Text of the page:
New research conducted at UNSW’s Business School has shown how joking around really does help you get through long hours at work.

Associate lecturer David Cheng has found humour and making light of a situation can help employees see a task through even after they’ve been working long shifts. 

“This shows that humour can complement diligent work, and may be more powerful than other positive emotions, like pride in getting the job done,” he says. “We normally think of joking around as being the antithesis of work and that carrying out one’s work should always be very serious.”

For the newly published research, Cheng recruited 142 undergraduate students to participate in the study and found humour also helps people persist at tasks for longer, compared to other positive emotions, such as contentment.

Building on earlier research, the full research paper additionally finds that people with a certain type of sense of humour are more able to capitalise on the energising effects of humour.  He says “the effect is most pronounced if they have self-enhancing humour in contrast to say those who may use self-deprecating humour, or even aggressive humour.”

“Self-enhancing humour is where people laugh at circumstances and idiosyncrasies of life in constructive, non-detrimental manner. This is typically where people could see their work as a ‘sit-com’, and here our findings suggest, people are more able to persist at a long tedious job because they experience amusement by looking on the bright side of life,” he says.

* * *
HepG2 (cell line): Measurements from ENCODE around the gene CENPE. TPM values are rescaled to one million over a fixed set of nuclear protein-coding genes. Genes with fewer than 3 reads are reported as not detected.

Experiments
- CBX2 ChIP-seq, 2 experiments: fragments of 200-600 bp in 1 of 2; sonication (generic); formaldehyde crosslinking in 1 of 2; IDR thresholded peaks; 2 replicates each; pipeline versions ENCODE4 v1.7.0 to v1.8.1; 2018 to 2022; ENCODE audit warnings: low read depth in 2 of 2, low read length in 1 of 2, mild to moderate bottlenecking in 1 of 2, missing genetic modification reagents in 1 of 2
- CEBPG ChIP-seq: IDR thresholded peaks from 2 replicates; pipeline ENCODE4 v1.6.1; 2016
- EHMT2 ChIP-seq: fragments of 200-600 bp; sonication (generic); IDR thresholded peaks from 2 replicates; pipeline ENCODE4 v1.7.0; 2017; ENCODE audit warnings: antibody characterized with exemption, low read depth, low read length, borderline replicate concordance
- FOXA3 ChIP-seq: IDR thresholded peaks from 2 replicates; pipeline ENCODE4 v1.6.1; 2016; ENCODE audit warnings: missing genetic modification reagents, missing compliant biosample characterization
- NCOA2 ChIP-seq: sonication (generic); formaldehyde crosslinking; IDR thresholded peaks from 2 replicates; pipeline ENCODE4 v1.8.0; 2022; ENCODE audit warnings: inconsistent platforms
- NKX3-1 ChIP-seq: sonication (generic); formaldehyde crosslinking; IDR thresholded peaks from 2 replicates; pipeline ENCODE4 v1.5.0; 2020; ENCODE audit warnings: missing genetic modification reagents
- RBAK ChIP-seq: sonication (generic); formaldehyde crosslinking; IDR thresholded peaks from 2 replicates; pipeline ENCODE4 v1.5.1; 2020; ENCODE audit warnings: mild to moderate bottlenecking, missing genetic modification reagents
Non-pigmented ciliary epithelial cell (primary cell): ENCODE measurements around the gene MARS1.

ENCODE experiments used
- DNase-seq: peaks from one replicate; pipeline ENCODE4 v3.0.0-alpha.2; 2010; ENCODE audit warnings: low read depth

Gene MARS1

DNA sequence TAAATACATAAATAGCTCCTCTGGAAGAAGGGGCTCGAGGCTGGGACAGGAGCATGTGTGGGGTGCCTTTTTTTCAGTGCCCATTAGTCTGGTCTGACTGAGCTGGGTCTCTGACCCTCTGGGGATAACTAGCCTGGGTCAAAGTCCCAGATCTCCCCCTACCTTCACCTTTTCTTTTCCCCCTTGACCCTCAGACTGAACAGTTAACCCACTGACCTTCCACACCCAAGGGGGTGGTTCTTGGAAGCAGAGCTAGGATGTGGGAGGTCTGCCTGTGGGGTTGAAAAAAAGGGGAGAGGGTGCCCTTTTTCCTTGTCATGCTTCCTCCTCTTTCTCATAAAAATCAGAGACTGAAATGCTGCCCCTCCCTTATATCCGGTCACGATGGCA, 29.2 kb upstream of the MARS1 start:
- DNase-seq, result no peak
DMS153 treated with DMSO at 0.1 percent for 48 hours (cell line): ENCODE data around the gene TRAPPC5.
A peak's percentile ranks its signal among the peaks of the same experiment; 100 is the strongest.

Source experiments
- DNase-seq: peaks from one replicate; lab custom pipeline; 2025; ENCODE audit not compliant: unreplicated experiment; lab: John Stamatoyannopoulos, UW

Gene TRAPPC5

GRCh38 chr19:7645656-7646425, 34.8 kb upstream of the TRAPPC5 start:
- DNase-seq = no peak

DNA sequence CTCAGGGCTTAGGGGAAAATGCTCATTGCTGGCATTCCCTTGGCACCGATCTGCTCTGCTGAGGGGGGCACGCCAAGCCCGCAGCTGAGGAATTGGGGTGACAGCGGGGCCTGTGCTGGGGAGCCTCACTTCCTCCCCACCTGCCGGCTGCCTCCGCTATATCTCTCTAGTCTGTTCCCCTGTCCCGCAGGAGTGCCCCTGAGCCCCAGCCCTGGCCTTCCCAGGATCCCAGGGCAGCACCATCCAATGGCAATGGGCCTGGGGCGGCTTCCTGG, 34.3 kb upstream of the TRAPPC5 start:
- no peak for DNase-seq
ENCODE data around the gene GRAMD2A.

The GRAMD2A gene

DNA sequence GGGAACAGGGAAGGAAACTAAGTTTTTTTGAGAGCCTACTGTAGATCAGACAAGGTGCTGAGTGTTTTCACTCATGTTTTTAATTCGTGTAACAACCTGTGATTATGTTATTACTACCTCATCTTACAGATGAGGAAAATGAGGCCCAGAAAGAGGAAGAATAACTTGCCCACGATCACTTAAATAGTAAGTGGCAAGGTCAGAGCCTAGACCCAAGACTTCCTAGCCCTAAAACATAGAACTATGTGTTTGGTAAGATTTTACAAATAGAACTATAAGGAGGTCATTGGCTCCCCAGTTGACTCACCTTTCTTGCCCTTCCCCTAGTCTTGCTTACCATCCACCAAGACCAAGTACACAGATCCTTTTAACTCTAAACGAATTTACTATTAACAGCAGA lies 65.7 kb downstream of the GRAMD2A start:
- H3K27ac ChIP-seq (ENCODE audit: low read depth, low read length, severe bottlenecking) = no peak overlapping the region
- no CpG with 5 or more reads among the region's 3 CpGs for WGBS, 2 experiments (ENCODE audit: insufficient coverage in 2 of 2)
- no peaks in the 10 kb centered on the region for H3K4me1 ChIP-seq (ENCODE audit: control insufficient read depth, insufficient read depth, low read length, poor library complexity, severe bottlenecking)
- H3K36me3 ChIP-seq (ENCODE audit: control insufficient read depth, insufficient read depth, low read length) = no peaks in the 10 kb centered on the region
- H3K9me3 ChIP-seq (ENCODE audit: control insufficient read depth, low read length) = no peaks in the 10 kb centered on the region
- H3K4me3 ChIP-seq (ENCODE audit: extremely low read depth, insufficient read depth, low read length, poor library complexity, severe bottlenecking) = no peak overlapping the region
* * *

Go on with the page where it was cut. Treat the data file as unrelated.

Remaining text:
Normally people in business think of all positive emotions as pretty much the same, such as pride or contentment. However he says “if this was the case, then whether you just did something good to make them feel happy or made them laugh at a joke would have similar effects.” 
“However, our findings show that humour is more powerful at helping and this is because of the ‘play in the mind’ associated with the fun in the joke or humour, which actually helps to give people a really good break, in the space of just a few seconds.”

The new ground-breaking research shows that in effect, humour can be helpful in a work environment because it makes employees feel good when things are tough, and it takes their mind off what they are doing.

The major new research, "Examining the Energizing Effects of Humor: The Influence of Humor on Persistence Behavior” examines whether, when, and how humor can increase individuals’ persistence. It was published in this month’s Journal of Business Psychology.

For further details contact David Cheng​ on 02 9385 7404, 0415 072 850  

Media contact: 
Julian Lorkin: 02 9385 9887